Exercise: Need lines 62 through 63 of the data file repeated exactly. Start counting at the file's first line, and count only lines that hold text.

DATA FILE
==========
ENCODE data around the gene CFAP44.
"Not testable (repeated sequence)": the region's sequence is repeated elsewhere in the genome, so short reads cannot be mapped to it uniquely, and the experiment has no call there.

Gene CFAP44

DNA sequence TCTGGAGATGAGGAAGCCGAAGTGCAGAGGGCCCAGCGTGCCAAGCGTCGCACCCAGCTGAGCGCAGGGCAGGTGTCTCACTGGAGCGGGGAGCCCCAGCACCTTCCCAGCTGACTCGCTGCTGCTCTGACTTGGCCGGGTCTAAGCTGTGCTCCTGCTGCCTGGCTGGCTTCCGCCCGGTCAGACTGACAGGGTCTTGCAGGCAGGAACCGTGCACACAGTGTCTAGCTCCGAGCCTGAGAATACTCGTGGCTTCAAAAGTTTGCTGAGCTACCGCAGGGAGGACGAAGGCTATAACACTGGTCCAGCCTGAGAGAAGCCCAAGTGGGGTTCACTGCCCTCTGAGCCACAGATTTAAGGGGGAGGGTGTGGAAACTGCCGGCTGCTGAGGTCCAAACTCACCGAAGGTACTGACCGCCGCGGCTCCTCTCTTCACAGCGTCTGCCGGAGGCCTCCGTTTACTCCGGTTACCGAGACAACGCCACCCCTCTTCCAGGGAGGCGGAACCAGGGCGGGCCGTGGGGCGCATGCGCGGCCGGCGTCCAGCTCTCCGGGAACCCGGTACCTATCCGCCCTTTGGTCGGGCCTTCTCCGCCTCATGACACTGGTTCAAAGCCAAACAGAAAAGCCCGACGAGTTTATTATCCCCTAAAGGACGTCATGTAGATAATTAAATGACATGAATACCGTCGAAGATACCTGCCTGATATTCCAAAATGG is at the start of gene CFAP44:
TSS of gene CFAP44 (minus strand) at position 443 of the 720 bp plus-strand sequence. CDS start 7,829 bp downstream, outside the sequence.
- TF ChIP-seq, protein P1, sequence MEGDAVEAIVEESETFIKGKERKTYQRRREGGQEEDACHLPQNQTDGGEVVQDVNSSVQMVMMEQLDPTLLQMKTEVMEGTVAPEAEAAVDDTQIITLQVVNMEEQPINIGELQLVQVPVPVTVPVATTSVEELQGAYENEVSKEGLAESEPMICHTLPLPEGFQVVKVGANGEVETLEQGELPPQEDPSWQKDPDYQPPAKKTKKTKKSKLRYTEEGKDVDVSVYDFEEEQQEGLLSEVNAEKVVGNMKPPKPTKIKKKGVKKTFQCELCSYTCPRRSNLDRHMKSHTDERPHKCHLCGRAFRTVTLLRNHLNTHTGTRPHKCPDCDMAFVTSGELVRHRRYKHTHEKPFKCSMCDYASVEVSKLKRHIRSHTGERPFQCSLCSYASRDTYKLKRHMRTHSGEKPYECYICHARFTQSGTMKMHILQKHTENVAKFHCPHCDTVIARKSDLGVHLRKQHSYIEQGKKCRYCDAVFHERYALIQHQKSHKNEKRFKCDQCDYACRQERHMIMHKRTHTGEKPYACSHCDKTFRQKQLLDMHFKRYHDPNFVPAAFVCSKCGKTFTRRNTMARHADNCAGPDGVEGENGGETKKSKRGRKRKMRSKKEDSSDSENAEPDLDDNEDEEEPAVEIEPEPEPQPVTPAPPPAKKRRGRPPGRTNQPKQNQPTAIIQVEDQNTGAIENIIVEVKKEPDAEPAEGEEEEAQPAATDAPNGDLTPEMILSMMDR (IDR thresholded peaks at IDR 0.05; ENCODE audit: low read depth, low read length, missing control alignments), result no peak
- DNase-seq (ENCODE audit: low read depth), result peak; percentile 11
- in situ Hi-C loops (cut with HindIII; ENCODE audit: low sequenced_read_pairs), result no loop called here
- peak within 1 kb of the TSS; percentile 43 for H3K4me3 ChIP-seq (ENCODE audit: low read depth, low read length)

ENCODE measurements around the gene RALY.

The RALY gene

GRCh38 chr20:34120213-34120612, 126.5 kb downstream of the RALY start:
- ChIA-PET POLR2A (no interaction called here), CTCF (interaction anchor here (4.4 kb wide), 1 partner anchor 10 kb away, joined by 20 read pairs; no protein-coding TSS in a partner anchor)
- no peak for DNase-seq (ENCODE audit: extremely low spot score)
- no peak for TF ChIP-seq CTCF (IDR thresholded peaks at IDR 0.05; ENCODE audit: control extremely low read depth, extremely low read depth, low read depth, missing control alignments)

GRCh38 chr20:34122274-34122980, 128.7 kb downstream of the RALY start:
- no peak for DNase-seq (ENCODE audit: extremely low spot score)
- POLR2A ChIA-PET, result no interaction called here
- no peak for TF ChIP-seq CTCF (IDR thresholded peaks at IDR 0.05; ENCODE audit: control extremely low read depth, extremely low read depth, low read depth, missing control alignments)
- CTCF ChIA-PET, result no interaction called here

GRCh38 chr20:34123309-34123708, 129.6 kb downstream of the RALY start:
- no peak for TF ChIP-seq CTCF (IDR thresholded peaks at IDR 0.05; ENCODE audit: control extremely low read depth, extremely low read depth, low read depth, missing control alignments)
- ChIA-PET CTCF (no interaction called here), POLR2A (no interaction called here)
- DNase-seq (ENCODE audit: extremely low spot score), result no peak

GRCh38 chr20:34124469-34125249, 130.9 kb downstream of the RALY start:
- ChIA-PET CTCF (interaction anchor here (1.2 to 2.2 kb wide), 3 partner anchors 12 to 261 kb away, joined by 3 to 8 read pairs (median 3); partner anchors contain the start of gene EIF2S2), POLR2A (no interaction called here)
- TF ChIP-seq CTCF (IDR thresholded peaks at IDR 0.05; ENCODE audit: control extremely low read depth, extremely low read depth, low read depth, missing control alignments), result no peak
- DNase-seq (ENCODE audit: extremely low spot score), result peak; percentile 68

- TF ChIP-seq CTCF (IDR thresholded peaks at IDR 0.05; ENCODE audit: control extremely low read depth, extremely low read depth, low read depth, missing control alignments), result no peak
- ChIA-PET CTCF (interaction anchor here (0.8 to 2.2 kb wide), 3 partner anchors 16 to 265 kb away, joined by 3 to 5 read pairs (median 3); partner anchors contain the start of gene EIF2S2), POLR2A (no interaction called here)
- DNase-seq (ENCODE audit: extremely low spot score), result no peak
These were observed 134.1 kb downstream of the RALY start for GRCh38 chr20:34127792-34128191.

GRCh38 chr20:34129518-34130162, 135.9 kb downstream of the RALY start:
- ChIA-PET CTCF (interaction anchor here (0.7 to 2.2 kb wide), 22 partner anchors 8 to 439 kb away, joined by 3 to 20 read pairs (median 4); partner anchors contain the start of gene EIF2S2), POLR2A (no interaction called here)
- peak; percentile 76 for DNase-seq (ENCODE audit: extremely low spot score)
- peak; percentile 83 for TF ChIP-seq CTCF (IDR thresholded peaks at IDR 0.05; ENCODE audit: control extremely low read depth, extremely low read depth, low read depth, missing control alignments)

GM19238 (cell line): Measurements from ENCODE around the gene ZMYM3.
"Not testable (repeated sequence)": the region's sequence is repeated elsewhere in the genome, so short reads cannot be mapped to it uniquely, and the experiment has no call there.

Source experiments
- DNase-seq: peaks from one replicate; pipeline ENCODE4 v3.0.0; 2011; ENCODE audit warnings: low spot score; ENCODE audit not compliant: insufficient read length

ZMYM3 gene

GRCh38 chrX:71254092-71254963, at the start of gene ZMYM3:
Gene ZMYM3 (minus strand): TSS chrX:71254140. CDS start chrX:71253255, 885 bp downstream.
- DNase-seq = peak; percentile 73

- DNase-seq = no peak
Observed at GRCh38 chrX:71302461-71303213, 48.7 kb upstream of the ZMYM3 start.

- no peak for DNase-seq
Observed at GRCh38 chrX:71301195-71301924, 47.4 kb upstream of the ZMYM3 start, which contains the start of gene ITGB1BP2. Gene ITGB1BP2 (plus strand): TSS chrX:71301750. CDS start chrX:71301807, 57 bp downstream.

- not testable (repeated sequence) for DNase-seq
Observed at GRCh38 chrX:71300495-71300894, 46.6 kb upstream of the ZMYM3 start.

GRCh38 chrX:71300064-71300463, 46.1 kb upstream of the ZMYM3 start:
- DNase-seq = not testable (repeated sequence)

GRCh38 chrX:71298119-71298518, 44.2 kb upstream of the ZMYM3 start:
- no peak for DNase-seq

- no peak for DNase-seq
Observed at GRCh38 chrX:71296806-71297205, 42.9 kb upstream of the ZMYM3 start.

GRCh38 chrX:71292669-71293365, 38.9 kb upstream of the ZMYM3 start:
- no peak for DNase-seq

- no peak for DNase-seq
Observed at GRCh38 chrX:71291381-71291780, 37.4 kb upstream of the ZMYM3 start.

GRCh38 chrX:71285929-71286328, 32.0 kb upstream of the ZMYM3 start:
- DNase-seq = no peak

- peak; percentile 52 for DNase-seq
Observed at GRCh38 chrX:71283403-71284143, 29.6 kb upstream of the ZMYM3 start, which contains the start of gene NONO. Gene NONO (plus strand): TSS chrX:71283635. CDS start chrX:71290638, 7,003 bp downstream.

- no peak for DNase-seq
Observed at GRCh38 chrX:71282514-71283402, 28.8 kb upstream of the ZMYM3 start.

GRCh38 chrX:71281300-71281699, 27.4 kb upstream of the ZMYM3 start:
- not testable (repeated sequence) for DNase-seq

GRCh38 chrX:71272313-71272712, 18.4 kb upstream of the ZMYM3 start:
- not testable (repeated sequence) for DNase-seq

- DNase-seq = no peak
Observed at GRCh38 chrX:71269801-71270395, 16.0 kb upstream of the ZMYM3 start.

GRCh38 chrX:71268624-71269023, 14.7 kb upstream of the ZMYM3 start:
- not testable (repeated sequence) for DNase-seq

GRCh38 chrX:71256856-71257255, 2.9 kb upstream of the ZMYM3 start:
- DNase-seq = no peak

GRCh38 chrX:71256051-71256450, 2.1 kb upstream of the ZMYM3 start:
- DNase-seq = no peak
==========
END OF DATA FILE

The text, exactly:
- DNase-seq = no peak

- peak; percentile 52 for DNase-seq